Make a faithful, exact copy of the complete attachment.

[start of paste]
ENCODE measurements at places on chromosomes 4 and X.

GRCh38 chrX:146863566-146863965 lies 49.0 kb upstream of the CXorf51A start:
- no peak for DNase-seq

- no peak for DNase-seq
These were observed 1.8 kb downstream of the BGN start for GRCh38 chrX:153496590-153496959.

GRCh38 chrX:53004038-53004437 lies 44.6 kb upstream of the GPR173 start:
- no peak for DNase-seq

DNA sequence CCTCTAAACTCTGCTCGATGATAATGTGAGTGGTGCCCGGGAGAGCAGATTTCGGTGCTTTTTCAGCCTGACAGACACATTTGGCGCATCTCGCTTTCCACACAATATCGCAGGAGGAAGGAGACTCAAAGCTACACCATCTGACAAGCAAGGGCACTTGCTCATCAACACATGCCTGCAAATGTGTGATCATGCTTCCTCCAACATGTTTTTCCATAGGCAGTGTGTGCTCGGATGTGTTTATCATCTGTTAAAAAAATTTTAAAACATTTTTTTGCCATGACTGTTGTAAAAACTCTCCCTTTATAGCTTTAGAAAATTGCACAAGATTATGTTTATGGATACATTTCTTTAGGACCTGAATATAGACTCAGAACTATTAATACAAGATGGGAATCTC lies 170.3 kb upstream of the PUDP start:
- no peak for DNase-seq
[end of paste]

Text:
ENCODE measurements at places on chromosomes 4 and X.

GRCh38 chrX:146863566-146863965 lies 49.0 kb upstream of the CXorf51A start:
- no peak for DNase-seq

- no peak for DNase-seq
These were observed 1.8 kb downstream of the BGN start for GRCh38 chrX:153496590-153496959.

GRCh38 chrX:53004038-53004437 lies 44.6 kb upstream of the GPR173 start:
- no peak for DNase-seq

DNA sequence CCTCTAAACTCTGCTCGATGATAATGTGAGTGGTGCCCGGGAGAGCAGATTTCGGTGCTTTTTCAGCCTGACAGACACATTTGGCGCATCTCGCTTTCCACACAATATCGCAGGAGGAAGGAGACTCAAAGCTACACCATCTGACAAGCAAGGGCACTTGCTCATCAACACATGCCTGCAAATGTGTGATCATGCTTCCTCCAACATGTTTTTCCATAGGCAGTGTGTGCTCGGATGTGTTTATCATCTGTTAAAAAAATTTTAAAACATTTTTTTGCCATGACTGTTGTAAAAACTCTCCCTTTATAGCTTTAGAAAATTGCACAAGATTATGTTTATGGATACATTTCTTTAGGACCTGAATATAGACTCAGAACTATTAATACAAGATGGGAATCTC lies 170.3 kb upstream of the PUDP start:
- no peak for DNase-seq